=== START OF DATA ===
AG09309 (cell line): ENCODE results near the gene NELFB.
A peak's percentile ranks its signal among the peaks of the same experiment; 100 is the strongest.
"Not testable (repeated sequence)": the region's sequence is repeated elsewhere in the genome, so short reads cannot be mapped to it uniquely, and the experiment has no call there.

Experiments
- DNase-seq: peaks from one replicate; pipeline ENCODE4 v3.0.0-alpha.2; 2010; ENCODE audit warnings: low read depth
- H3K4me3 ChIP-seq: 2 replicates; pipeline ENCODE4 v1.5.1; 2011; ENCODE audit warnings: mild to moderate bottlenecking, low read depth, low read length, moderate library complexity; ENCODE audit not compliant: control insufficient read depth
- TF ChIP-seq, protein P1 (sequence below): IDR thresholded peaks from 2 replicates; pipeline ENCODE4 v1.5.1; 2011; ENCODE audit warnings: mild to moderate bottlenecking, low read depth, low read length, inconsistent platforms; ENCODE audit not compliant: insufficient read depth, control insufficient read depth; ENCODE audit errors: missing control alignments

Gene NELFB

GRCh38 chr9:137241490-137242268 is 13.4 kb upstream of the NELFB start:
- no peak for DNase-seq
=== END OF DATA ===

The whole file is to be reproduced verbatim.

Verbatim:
AG09309 (cell line): ENCODE results near the gene NELFB.
A peak's percentile ranks its signal among the peaks of the same experiment; 100 is the strongest.
"Not testable (repeated sequence)": the region's sequence is repeated elsewhere in the genome, so short reads cannot be mapped to it uniquely, and the experiment has no call there.

Experiments
- DNase-seq: peaks from one replicate; pipeline ENCODE4 v3.0.0-alpha.2; 2010; ENCODE audit warnings: low read depth
- H3K4me3 ChIP-seq: 2 replicates; pipeline ENCODE4 v1.5.1; 2011; ENCODE audit warnings: mild to moderate bottlenecking, low read depth, low read length, moderate library complexity; ENCODE audit not compliant: control insufficient read depth
- TF ChIP-seq, protein P1 (sequence below): IDR thresholded peaks from 2 replicates; pipeline ENCODE4 v1.5.1; 2011; ENCODE audit warnings: mild to moderate bottlenecking, low read depth, low read length, inconsistent platforms; ENCODE audit not compliant: insufficient read depth, control insufficient read depth; ENCODE audit errors: missing control alignments

Gene NELFB

GRCh38 chr9:137241490-137242268 is 13.4 kb upstream of the NELFB start:
- no peak for DNase-seq